“One of the misconceptions about BlackBerry is that, it’s your parents’ Smartphone”- Thorsten Heins.
Around 2008, I remember watching my parents glued to their BlackBerry devices and wanting to own one. One day my wish came true and I was handed down my mom’s old BlackBerry Curve Smartphone. I used it only to play the popular Brick Breaker game and make calls or send messages, yet it was revered… that is, until the advent of Android.
When asked about their choice of mobile devices now, for most youngsters, BlackBerry is usually the least recommended device with its operating system almost outdated like the Symbian OS used by Nokia devices. Astonishingly, BlackBerry was on top of the mobile game until 2011, when the unprecedented sales of Samsung and HTC android devices along with iPhone sales led to a rapid loss of market shares for BlackBerry.
Dropping out of the course of Electrical engineering from University of Waterloo, two months before graduation, Mike Lazaridis launched Research in Motion (later renamed as BlackBerry Limited) with his childhood friend Douglas Fregin, in 1984.
The impetus to do so came from a contract he signed with General Motors to develop a network computer control display system. The funding for project came from a small government loan and some money that Mike received from his parents.
Four years later, RIM became the first wireless data technology developer in North America for Mobitex (an open, national public access wireless packet-switched data network). This was just one of the many firsts in the field of technology for Mike, as now he holds more than 30 patents for innovations in wireless technology and software.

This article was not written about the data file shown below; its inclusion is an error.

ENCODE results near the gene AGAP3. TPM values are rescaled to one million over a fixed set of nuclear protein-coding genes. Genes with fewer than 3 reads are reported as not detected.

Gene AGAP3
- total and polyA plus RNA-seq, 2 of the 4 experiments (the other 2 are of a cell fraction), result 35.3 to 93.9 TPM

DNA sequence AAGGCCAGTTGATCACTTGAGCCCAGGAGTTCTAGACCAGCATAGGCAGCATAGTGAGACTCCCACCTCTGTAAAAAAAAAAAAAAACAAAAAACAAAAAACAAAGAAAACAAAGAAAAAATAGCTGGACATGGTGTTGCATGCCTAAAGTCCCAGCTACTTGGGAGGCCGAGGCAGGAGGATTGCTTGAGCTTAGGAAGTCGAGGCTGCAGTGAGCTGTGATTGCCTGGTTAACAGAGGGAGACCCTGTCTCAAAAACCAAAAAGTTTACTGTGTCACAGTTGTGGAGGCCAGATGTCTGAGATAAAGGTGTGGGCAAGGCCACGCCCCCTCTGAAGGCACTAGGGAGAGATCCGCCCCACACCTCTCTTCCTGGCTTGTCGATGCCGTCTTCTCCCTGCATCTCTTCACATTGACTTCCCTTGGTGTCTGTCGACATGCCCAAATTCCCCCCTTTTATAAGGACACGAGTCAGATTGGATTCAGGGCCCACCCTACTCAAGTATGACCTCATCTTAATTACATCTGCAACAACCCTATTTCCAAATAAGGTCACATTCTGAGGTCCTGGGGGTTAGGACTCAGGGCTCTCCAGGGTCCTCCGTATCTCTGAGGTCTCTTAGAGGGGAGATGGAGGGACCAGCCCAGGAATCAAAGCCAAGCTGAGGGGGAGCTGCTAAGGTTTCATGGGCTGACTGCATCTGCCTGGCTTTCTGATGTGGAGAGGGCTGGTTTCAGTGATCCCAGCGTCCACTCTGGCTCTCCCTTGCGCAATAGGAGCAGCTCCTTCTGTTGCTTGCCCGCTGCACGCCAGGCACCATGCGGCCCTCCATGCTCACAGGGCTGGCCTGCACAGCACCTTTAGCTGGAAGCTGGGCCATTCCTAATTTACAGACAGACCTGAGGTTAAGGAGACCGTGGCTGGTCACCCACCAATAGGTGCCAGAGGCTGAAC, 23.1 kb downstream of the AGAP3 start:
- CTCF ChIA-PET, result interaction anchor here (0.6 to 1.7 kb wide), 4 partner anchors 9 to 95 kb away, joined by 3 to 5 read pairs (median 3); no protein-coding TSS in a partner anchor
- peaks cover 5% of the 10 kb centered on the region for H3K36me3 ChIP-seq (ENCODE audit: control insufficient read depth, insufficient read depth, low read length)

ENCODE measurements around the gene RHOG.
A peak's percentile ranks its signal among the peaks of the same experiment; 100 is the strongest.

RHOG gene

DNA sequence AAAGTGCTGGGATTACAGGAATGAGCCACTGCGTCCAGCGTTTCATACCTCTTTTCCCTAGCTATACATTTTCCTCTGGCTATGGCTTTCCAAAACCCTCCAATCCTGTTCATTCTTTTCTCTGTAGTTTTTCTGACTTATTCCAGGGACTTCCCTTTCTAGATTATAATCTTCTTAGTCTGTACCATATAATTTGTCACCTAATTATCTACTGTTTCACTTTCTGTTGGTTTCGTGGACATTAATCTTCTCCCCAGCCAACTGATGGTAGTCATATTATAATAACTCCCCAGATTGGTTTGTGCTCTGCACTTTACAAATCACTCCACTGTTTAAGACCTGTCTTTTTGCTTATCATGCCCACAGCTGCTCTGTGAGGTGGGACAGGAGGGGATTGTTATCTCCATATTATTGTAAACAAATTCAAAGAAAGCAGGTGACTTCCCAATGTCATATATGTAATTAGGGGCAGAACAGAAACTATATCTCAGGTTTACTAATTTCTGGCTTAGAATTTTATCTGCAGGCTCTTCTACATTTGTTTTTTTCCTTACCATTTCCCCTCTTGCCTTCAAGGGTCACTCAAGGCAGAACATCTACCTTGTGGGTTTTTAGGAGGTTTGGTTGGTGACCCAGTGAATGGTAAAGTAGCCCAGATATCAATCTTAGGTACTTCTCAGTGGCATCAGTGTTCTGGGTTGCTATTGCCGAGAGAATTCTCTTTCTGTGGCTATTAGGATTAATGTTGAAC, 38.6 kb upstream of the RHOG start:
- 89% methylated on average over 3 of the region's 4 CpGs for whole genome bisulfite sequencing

Most of us know that Leonardo DiCaprio is yet to win an Oscar, however RIM achieved this incredible feat by winning an Academy Award in 1998, for creating a digital film barcode reader called DigiSync Film KeyKode Reader that debuted in 1990!
Leading the field for Technical Innovations, RIM was recognized for introducing the first point of sale terminal for Mobitex, with an Emmy award in 1994.
Two years later, with some help from Ericsson and RAM Mobile Data, RIM developed Mobitex wireless data network into a two way paging and wireless e-mail network. They also introduced the Inter@ctive Pager 950 that they started shipping in 1998 and competing only with Motorola. This soap bar sized device was succeeded by the well-known BlackBerry 850.
Born in 1999, BlackBerry 850, which sported a monochrome screen and supported limited HTML browsing and email, ignited the BlackBerry craze.
Before the launch Mike Lazaridis felt that the device required a new name that differed from the regular RIM products. So he reached out to Lexicon Branding (a marketing firm) that had previously worked to carve out a name for Apple PowerBook and Intel Pentium among many others.
Wowed by the device and its features, the Lexicon President David Placek thought that it needed a name to complement its personality. The idea of BlackBerry came up when they brainstormed the product names, as from a distance the tiny buttons on the board could be mistaken as blackberries. The distinctive name helped the device stand out as it seemed user friendly and easy to remember.
After an incredible run with super successful handsets like BlackBerry Pearl and with support from the loyal corporate users, in June, 2012 the number of global BlackBerry users peaked at 80 million. But in 2014, the market share for BlackBerry had crashed to less than 1%.
The hardware and operating system suddenly became outdated and unappealing compared to the competition, and the browsing capabilities were poorer. Besides, due to poor feedback from users enterprises had started to adopt the “Buy your own device” policy.
Despite much speculation that BlackBerry would not be able to survive as an independent company, with a number of lay-offs, the company managed to stay afloat. Changing its business model from mobile device supplier to a software supplier for securing everything from medical devices to Hollywood movie scripts, the company managed to return to profitability in 2015.
Though Blackberry may cut down on their device launches, yet they still enjoy free endorsements from Obama, an ardent BlackBerry user, and from Eric Schmidt, Executive Chairman of Google who finds it easy to handle and type on his BlackBerry phone.
Meanwhile the company is transitioning into a software provider to address the digital security needs of its core base of clients, such as corporate executives and government officials.
– Post by Shreyashi Chakrabarti
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